Stephen A. Smith, co-host of ESPN's "First Take," wonders why women don't take more responsibility when they are violently assaulted by their partners. And more than just women failing to own up to the things that they do to provoke their partners into violently assaulting them, Smith wonders why society as a whole is silent on this issue of asking women to "prevent the situation from happening" when the situation that is happening is them being violently assaulted.
Important questions, all.
Smith monologues for quite a while before making the point about women provoking domestic violence, but he eventually lands here (emphasis mine):
But domestic violence or whatever the case may be, with men putting their hands on women, is obviously a very real, real issue in our society. And I think that just talking about what guys shouldn't do, we got to also make sure that you can do your part to do whatever you can do to make, to try to make sure it doesn't happen. We know they're wrong. We know they're criminals. We know they probably deserve to be in jail. In Ray Rice's case, he probably deserves more than a 2-game suspension which we both acknowledged. But at the same time, we also have to make sure that we learn as much as we can about elements of provocation. Not that there's real provocation, but the elements of provocation, you got to make sure that you address them, because we've got to do is do what we can to try to prevent the situation from happening in any way. And I don't think that's broached enough, is all I'm saying. No point of blame.
This is, of course, ignorant and dangerous. It is abuser's logic repackaged as personal responsibility. "If only she wouldn't act this way, I wouldn't have to get violent." "She knows just the buttons to push that make me fly off the handle." "Why do you make me do this?" And when the culture parrots the abuser's logic, victims are silenced. Because it's harder to come out and get help if you think you're going to be blamed for what's happened to you.
Now we know how this will all play out because because we've been here before. Smith's comments will likely be denounced by ESPN, he will likely issue an apology, and we will all definitely move on. And when something just like this happens again? Rinse and repeat.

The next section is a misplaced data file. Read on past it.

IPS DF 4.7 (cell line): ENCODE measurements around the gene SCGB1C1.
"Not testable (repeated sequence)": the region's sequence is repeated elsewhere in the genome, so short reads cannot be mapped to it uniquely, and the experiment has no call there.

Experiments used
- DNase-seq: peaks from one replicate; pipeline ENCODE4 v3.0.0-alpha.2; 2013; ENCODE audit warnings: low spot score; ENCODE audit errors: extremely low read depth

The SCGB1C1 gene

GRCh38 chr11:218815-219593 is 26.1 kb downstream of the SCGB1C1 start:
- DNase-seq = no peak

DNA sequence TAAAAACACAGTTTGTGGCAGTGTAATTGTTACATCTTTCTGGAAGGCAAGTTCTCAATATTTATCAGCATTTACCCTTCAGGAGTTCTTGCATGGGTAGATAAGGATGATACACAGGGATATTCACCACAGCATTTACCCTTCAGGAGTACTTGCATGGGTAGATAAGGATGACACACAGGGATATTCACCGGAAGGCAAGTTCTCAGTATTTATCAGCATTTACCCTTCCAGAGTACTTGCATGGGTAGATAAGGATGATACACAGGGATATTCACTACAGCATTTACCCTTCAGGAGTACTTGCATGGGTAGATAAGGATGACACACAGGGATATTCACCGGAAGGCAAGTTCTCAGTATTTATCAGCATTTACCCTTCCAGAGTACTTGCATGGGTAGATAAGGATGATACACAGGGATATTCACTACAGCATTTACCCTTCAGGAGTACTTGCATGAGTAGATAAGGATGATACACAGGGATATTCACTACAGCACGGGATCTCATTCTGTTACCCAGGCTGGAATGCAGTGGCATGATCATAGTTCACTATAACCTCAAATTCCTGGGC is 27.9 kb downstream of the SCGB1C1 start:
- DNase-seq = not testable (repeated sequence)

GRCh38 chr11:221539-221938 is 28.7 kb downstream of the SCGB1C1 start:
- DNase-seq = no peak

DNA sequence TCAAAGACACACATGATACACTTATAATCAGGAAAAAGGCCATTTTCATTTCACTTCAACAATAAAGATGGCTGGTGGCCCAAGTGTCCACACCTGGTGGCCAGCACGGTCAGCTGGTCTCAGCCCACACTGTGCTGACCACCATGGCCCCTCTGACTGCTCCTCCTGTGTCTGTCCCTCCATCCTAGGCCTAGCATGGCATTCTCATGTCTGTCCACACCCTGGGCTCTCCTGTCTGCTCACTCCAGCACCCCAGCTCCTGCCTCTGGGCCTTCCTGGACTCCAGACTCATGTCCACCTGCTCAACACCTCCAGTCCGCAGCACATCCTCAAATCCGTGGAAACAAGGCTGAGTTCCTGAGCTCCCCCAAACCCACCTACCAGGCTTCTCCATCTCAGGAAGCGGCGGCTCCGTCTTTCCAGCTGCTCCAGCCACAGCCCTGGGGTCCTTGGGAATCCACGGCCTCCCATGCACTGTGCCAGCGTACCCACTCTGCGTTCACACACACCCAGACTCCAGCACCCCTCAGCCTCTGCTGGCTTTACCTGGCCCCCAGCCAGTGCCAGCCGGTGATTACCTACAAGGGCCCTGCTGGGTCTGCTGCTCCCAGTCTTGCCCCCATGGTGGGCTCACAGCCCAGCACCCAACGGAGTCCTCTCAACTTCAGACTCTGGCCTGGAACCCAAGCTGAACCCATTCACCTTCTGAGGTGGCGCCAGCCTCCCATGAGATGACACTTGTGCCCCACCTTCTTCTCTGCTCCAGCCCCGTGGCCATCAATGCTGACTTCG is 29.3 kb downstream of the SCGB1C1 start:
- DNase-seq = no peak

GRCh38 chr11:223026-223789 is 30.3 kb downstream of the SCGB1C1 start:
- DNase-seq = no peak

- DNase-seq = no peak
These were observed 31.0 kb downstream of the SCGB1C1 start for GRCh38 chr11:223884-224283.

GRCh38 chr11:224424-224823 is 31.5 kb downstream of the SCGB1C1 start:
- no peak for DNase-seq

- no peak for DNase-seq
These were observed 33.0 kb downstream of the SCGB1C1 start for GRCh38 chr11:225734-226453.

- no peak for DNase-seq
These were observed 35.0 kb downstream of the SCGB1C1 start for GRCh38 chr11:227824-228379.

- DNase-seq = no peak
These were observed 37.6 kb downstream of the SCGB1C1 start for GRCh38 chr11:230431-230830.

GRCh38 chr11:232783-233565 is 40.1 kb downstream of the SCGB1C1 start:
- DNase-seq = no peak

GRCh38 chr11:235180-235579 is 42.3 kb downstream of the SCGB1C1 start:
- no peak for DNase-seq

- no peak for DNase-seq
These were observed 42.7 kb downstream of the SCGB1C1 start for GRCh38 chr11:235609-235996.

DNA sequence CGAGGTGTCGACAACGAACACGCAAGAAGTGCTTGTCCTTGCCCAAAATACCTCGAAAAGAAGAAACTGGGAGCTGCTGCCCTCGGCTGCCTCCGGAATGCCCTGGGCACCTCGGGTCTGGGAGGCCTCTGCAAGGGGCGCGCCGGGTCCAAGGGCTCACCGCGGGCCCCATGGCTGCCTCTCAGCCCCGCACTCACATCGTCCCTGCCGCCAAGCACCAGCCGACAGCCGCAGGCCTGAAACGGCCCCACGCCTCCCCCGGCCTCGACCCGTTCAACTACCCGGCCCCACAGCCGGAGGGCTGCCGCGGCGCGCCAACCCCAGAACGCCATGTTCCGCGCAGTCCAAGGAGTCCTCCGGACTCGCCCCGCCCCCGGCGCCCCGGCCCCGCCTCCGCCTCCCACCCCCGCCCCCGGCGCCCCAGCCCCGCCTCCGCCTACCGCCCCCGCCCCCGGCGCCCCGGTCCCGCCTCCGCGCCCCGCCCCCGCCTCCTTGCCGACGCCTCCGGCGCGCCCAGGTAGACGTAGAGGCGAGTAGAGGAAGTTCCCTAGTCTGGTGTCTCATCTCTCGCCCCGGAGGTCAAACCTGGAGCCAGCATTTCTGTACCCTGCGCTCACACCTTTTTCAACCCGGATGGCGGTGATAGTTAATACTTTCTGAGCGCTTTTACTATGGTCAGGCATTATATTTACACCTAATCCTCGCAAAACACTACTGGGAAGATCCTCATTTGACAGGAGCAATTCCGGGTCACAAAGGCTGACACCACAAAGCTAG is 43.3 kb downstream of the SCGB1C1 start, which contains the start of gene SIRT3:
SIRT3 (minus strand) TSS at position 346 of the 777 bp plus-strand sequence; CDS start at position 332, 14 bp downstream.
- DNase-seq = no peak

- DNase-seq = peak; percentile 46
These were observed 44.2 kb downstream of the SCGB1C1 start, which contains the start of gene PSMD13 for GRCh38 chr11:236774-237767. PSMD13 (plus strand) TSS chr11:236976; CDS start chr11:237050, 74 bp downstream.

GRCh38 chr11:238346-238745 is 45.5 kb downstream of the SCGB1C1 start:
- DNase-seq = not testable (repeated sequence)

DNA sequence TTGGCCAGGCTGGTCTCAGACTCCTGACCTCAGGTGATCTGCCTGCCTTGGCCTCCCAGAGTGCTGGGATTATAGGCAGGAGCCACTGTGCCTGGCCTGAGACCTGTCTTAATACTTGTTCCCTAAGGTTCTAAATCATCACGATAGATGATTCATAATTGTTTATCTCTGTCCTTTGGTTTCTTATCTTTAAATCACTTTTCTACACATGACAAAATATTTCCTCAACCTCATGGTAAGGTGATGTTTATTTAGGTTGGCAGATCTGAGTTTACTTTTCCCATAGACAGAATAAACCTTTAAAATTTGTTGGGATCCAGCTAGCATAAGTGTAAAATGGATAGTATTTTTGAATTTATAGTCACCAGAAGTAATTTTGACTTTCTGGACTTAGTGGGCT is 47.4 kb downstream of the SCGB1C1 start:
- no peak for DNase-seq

But Smith is not some outlier and his attitudes about domestic violence don't exist in a vacuum. Just like the "Game of Thrones" director who argued that rape can become "consensual by the end" was actually just articulating a pretty common belief about sexual assault. Just like George Will isn't alone in thinking that the rates of sexual violence on college campuses have been grossly exaggerated because sexual assault is now a "coveted status" that confers victims with "privileges." These guys aren't aberrations, they are the norm. A steady and reliable stream of justifications and excuses. Predictable as the sun as it rises and sets. This is what a culture of violence against women looks like.
The problem comes, it seems, when you're a little too blunt about the rules of the game. After all, Smith made his comments in response to NFL commissioner Roger Goodell's decision to penalize a man charged with violently assaulting his wife with a two-game suspension. (To make his good guy bonafides clear, Smith even concedes that Ray Rice "probably deserves more than a two-game suspension.") And this was, of course, after Rice was allowed to enter a pre-trial diversionary program that will allow him to avoid jail time and possibly have the charges removed from his record.
But Smith doesn't connect the dots between the lack of repercussions for assaulting one's partner and his own thinking about domestic violence. Goodell suspended Rice for two games because he knew he could get away with it. Because he knew that enough people in this country probably think -- like Smith does -- that Janay Rice did something to provoke Rice into allegedly hitting her so hard she lost consciousness. That an incident that a grand jury classified as aggravated felony assault was really just a private disagreement between two people, and that it's not their place to judge.
The disconnect runs deep in Smith because it runs deep everywhere else. He starts out saying that men "have no business" putting their hands on a woman. But Smith also clearly believes -- an idea reinforced in our culture and our criminal justice system -- that there are reasons that men can put their hands on a woman. It just depends on the woman, it seems.